May 13, 2019

My Progression As An Artist

by Corrina Thurston

As many of you know, I started drawing in 2010 with no intention of ever calling myself and “artist.” At the time, I was chronically ill, mostly bedridden, and in severe pain. I had a migraine that never left (for over 6 years…), sensitivity to light and sound, extreme fatigue, insomnia, hallucinations, panic attacks, depression, digestive issues, brain fog and cognitive issues, and more.

By 2010, I’d already been suffering from this unknown (at the time) illness, and I felt like such a burden on my family, like my life had no purpose, that I was becoming suicidal.

I felt like there was nothing I could do, I couldn’t even read. There was nothing to distract me from my pain and dire circumstances.

That is, until one day I randomly picked up a pencil and started to draw.

The first drawing I did, experimenting with colored pencil to see how bright I could get the colors.

This image above is the first drawing I did, from my bed, on an old piece of poster board left over from high school. It started out as just a sketch with a number two pencil, but I quickly decided I wanted COLOR. But what was I to do? I was stuck in bed so there was no way I could use paints or pastels, they would be far to messy and require too much energy to clean. So I turned to colored pencils, which I could do from my bed without the mess, and as I experimented, I realized I could get similarly bright and opaque colors!

After experimenting with the naked lady drawing, I immediately turned to drawing animals, which have always been a passion of mine. My next drawing was a parrot, using a reference photo from a San Diego Zoo magazine I had in my room.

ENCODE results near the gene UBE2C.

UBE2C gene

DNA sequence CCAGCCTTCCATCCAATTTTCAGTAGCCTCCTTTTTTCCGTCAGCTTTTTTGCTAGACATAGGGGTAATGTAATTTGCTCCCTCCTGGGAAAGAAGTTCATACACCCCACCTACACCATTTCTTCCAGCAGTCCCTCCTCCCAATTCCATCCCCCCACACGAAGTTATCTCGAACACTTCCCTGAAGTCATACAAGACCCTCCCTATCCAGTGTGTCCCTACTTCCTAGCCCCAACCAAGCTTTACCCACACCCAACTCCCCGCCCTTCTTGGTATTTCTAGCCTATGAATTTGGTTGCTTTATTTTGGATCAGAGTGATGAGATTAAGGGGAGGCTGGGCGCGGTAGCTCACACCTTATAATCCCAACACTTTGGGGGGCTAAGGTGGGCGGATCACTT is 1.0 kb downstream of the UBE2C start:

My Parrot drawing, the second drawing I did, and my first animal, still experimenting with how bright I could get colored pencil to be. This is on a white piece of (too smooth, I just didn’t know that yet) paper.

From the same magazine, I drew another bird, a Pochard, which was sitting on smooth water, which means it was my third drawing, my second animal, and my first real drawing of trying to get realistic water. Similar to the Parrot, this was drawn on too smooth paper not really made for the amount of pressure and layers I was applying, I was just too inexperienced to know that at the time!

Pochard, my third drawing.

Each of these first three drawings was extremely experimental as I’d never used colored pencil like this before and with drawing in general, I had no idea what I was doing! All I knew was that I found it interesting and it was helping to distract me from my pain and misery.

So I kept going.

Now, this is where I started to noticeably progress. I took what I’d learned from the first three drawings and I made more calculated decisions for the next few, including better paper! I also bought an x-acto knife to help me etch away some of the pencil and get a few more tiny details, like the fur of the chipmunk.

As you can see, my first drawings, although colorful and fun, were a little bit on the dark side. Looking back now, I think some of my depression was still coming through my artwork, choosing images and drawings that had dark backgrounds.

It wasn’t until a little while later that my depression wasn’t as severe, and you can see a distinct change in some of my artwork, like these next pieces below:

Suddenly, my drawings were getting a little brighter, a little happier, and a lot more skilled very quickly.